It wasn’t because Americans were abandoning their aging parents. Since colonial times, both generations have preferred to live separately if they can afford to. Social Security made that possible for many.
Government programs were only partly responsible for the golden age of retirement. After World War II, federal tax breaks and pressure from unions persuaded many American companies to provide pensions. Nearly half of all salaried and hourly employees had one by the 1980s.
At the time, workers were often required to retire at 65 or even younger. In 1986, Congress banned mandatory retirement in most occupations. After that, eager to shed older workers because they could pay younger ones less, corporations added sweeteners to pensions to induce employees to leave. As a result, many Americans were able to spend their later years in comfort, if not in luxury. Most saw retirement as a reward for a lifetime of hard work. Those who were better off migrated to warmer climates or moved to retirement communities and filled their time with recreation, travel and volunteering. This postscript to employment could last 30 years because Americans were living longer and retiring younger.
Though the 1980s were the high point for traditional pension plans, another less-costly approach was already becoming popular with employers. Instead of establishing funds that sent retired workers a monthly check for life, businesses set up 401(k) plans and other types of pension accounts. The money in them—contributed by the worker, the company or both—was invested, and when employees retired, they received whatever was in the account, an amount determined by how the investments had fared. This shifted the financial risk from company pension funds to individual employees.
As the boomers—Americans born between 1946 and 1964—approached their 60s, they said repeatedly in surveys that they planned to work longer than previous generations had, both for financial reasons and for mental stimulation. They also stated that they would prefer to retire gradually or work part-time or from home. With demographers predicting a labor shortage as more and more boomers left the job market, it seemed likely they would get what they wanted.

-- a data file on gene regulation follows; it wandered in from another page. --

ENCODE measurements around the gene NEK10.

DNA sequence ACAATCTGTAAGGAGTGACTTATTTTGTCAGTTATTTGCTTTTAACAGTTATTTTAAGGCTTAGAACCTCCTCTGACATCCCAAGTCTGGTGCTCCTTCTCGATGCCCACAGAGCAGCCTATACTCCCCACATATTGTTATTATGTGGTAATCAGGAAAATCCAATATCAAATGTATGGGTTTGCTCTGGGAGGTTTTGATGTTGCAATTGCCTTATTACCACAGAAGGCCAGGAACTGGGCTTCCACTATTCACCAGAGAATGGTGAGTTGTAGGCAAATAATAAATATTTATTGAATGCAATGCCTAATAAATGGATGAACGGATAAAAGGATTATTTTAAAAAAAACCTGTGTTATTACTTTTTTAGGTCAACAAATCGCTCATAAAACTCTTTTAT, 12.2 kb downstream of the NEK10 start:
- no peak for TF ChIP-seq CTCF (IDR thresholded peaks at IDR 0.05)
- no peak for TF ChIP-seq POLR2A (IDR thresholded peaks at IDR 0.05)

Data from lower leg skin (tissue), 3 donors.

Many professional women hoped to change the very nature of retirement. When they were young, they had fought for acceptance in a male-dominated workplace, and many enjoyed their hard-won jobs. Now they were less than thrilled at the prospect of a life of leisure. Some simply wanted to continue in their present jobs or occupations while others spoke of reinventing themselves, starting over in a different field and finding a new purpose in life. Books appeared, recommending new approaches to retirement, and in 2000 a national organization called the Transition Network began to bring professional women together in self-help groups to plan for their later years.
Even before the first boomers reached their 60s, the model for later life had begun to change. In the 1990s, the percentage of Americans still on the job after 65 began to climb. At about the same time, many people stopped looking at retirement as an irreversible, all-or-nothing decision. In a 2009 study, Nicole Maestas of the Rand Corporation analyzed what happened to a group of retirees over the course of eight years during the 1990s. They were in their 50s when the study began. Though 40 percent left the workforce permanently, another 20 percent continued to work part-time and 40 percent “unretired” later. In most cases, those individuals had planned to return to work all along.